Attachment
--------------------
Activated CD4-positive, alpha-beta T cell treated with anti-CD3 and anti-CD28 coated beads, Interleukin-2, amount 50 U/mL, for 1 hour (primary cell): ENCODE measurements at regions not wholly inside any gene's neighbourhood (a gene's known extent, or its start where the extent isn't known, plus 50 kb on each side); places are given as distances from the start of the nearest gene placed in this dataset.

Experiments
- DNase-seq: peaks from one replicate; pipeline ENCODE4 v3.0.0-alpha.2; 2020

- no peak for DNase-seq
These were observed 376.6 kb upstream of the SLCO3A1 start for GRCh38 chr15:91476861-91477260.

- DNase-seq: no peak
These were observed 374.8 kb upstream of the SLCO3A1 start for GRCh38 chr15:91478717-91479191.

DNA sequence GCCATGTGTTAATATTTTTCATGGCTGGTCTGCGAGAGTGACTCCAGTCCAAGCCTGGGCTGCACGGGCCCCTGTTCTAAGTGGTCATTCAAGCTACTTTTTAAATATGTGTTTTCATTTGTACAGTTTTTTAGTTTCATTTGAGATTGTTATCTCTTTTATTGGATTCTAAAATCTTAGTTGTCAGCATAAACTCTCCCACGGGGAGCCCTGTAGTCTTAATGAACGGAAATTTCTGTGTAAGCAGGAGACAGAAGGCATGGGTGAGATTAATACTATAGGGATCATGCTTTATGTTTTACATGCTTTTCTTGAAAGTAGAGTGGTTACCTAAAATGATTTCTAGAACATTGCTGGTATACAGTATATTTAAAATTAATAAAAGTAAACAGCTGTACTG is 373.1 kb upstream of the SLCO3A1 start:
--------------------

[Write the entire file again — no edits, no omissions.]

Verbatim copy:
Activated CD4-positive, alpha-beta T cell treated with anti-CD3 and anti-CD28 coated beads, Interleukin-2, amount 50 U/mL, for 1 hour (primary cell): ENCODE measurements at regions not wholly inside any gene's neighbourhood (a gene's known extent, or its start where the extent isn't known, plus 50 kb on each side); places are given as distances from the start of the nearest gene placed in this dataset.

Experiments
- DNase-seq: peaks from one replicate; pipeline ENCODE4 v3.0.0-alpha.2; 2020

- no peak for DNase-seq
These were observed 376.6 kb upstream of the SLCO3A1 start for GRCh38 chr15:91476861-91477260.

- DNase-seq: no peak
These were observed 374.8 kb upstream of the SLCO3A1 start for GRCh38 chr15:91478717-91479191.

DNA sequence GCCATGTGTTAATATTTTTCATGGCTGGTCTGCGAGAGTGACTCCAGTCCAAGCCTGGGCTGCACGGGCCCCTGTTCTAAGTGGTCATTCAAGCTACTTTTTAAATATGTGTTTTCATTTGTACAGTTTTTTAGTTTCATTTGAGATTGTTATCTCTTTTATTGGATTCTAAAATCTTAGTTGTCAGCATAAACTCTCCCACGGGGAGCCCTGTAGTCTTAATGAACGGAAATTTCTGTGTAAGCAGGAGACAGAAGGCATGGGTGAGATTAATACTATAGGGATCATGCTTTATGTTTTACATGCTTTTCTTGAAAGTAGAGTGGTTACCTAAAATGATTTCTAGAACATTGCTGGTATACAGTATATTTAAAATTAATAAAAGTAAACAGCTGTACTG is 373.1 kb upstream of the SLCO3A1 start: